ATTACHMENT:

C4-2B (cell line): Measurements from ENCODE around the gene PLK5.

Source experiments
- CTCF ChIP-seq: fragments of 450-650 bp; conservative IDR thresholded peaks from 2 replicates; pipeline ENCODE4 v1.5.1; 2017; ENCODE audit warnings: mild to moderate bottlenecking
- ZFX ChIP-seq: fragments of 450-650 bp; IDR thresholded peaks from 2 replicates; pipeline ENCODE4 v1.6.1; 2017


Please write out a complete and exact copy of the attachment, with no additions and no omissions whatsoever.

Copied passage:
C4-2B (cell line): Measurements from ENCODE around the gene PLK5.

Source experiments
- CTCF ChIP-seq: fragments of 450-650 bp; conservative IDR thresholded peaks from 2 replicates; pipeline ENCODE4 v1.5.1; 2017; ENCODE audit warnings: mild to moderate bottlenecking
- ZFX ChIP-seq: fragments of 450-650 bp; IDR thresholded peaks from 2 replicates; pipeline ENCODE4 v1.6.1; 2017